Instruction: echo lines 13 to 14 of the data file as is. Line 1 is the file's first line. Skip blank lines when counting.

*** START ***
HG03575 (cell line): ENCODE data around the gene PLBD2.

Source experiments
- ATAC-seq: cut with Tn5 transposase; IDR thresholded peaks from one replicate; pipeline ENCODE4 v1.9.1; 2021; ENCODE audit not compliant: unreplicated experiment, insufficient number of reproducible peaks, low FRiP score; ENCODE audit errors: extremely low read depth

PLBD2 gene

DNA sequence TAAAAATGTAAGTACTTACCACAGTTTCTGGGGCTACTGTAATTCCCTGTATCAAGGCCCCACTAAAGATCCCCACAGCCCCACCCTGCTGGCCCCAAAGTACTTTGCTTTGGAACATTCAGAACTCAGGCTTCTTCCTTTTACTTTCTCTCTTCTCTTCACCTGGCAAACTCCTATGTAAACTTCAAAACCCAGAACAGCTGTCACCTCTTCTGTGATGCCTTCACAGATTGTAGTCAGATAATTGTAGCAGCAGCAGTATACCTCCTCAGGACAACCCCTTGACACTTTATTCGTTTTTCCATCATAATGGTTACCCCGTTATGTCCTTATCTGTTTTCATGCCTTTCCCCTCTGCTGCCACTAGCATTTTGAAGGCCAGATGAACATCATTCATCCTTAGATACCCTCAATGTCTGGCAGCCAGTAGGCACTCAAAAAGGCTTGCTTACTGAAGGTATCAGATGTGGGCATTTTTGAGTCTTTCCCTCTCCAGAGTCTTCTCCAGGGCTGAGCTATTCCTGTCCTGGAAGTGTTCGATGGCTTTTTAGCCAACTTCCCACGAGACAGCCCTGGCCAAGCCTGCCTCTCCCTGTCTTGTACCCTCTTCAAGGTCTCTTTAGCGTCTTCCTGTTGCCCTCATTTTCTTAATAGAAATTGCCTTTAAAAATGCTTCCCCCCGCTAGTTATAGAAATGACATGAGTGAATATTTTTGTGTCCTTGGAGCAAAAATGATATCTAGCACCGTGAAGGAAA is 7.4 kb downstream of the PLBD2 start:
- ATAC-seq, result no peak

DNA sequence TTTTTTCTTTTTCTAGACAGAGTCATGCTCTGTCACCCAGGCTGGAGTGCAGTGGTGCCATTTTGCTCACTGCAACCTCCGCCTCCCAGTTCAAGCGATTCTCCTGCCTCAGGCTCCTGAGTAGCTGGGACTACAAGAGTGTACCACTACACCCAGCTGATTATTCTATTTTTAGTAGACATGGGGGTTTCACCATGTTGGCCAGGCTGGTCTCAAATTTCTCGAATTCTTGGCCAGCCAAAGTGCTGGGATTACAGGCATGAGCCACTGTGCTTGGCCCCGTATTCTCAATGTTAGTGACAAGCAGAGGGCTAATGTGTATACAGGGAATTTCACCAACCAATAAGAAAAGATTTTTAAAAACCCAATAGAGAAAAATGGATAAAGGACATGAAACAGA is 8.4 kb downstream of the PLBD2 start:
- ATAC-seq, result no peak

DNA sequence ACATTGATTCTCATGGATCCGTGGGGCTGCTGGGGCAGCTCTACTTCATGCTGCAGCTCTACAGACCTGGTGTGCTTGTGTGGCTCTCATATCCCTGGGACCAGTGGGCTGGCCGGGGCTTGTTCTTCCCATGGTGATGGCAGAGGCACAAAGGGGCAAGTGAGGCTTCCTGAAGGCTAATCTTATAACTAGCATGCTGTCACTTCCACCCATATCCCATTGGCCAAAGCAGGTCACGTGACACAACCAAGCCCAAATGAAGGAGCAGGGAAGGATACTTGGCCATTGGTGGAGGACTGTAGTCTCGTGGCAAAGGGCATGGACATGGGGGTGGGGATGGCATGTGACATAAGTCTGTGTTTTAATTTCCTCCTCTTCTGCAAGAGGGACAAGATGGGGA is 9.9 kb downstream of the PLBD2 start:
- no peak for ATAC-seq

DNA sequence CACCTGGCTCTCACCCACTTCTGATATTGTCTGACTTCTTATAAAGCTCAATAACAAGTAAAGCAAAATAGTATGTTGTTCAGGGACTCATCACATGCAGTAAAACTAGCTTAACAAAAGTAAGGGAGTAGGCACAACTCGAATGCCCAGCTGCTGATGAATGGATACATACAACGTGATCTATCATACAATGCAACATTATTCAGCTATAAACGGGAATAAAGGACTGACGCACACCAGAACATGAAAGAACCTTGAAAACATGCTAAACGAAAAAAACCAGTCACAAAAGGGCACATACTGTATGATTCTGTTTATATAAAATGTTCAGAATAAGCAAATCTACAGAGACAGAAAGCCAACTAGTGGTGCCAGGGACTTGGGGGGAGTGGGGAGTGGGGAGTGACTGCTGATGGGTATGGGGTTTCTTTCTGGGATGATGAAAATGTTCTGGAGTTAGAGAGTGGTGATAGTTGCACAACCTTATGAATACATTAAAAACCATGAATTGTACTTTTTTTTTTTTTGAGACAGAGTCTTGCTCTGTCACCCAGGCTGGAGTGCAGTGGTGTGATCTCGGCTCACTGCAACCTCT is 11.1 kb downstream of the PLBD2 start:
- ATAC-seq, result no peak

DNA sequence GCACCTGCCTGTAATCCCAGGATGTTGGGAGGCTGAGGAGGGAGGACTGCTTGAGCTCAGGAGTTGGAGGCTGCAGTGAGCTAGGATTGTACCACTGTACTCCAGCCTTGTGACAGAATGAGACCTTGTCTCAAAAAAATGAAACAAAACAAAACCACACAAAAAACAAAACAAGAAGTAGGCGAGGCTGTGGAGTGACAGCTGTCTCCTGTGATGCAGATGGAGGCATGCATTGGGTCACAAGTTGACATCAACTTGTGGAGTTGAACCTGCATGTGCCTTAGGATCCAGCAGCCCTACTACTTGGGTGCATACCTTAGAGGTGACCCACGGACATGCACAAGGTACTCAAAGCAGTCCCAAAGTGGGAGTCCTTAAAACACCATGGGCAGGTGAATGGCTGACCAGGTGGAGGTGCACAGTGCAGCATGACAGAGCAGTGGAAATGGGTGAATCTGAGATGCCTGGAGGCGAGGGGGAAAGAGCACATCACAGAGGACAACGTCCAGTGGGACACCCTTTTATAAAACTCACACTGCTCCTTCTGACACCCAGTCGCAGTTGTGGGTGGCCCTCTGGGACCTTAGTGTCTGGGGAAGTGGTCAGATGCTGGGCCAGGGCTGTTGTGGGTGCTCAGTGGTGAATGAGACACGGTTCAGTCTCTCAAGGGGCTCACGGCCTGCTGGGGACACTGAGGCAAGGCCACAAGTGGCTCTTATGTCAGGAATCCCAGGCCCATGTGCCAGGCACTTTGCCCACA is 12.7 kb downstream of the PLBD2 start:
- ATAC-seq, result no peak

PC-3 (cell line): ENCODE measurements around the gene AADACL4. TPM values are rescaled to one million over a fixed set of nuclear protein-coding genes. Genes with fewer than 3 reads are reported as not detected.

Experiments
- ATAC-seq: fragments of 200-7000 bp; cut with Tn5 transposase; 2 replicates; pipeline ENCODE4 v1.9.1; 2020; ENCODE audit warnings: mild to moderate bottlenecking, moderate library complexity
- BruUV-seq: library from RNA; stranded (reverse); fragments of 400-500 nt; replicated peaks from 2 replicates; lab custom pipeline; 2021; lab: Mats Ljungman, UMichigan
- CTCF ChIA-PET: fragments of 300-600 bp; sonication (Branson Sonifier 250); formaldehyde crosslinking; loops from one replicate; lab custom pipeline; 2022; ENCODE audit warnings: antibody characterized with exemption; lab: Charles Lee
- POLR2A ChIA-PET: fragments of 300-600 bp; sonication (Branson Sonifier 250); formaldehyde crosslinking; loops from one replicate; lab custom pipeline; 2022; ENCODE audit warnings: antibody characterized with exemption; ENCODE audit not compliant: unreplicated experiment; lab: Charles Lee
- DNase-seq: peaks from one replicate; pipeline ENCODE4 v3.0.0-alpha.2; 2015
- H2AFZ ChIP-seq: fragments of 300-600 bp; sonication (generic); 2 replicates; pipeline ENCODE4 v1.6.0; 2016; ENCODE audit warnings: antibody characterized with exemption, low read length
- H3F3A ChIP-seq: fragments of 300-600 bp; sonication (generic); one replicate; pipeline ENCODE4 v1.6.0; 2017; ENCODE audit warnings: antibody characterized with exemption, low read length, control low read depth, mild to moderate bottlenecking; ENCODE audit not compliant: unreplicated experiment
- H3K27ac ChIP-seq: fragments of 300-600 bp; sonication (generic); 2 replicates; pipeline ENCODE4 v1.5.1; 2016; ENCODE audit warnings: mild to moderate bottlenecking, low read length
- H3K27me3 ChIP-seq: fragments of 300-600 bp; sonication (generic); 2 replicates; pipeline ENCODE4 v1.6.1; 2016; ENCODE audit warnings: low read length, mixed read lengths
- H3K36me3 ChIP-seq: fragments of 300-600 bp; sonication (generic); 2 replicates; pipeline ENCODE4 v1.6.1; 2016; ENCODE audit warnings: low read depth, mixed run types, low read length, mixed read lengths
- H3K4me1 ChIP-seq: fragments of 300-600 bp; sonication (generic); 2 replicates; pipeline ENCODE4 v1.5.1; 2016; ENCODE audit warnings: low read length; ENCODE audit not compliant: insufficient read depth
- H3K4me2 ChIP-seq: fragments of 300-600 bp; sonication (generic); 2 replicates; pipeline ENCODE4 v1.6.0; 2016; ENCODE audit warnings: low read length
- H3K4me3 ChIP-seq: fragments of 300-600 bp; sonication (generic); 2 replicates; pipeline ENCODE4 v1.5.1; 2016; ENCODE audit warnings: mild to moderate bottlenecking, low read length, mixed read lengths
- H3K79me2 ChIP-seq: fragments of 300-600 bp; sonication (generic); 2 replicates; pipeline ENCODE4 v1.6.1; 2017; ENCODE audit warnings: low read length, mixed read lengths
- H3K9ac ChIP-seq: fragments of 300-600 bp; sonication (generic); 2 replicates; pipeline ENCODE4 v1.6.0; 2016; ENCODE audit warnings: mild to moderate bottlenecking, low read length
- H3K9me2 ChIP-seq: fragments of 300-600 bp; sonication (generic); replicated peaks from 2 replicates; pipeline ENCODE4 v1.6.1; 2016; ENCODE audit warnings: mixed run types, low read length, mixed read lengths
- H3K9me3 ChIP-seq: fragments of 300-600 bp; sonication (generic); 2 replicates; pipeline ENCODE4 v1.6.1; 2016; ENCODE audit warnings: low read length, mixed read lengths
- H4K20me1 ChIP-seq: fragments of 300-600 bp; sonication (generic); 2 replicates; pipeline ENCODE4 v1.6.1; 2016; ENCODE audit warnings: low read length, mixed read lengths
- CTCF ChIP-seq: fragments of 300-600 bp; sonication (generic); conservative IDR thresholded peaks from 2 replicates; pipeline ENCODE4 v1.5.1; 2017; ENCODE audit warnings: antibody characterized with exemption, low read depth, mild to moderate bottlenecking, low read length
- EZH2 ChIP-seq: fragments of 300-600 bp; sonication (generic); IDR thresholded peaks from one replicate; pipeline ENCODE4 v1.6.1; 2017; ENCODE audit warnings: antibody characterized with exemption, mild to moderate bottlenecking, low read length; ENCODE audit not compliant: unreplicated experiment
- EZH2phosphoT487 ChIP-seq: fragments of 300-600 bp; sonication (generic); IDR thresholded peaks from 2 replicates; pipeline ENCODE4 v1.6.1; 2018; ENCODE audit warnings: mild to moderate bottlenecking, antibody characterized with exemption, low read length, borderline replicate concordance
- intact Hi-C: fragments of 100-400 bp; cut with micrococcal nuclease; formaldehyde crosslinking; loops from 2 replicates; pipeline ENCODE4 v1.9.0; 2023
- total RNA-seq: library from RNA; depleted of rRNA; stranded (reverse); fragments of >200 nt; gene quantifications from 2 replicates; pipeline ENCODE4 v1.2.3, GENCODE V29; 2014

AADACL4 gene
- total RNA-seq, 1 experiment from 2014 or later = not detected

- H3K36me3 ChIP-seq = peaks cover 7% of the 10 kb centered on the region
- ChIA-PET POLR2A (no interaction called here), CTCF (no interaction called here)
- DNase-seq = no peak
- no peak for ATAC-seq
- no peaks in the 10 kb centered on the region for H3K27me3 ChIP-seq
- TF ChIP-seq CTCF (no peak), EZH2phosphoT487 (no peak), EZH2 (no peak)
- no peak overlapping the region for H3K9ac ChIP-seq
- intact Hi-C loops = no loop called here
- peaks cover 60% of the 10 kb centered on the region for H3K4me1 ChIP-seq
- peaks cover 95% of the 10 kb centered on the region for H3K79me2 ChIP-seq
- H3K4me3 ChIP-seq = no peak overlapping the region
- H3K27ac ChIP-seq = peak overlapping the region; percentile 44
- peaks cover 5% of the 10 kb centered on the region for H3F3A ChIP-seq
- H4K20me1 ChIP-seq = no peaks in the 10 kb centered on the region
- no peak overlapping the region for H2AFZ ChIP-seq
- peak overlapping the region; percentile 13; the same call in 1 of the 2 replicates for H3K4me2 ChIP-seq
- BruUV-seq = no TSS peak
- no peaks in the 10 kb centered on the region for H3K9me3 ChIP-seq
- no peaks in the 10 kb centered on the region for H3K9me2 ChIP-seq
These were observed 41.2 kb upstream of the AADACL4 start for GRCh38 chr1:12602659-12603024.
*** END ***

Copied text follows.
DNA sequence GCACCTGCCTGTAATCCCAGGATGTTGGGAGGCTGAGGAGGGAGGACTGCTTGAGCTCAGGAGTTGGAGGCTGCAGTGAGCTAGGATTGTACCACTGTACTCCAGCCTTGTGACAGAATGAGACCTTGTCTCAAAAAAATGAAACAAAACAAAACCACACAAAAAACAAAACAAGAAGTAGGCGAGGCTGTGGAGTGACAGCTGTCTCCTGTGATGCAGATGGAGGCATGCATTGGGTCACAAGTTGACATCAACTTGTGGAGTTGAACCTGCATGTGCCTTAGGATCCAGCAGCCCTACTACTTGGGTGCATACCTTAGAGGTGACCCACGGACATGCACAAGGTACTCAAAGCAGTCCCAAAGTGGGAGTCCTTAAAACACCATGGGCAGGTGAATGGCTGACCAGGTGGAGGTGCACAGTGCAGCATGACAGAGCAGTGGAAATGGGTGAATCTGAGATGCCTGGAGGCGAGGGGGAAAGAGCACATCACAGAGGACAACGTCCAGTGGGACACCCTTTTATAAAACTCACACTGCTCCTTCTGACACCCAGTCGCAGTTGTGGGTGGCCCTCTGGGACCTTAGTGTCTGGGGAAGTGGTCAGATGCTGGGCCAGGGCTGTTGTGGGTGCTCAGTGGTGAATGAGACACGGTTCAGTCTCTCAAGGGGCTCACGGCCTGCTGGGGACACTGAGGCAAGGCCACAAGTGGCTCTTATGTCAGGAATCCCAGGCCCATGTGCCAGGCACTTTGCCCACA is 12.7 kb downstream of the PLBD2 start:
- ATAC-seq, result no peak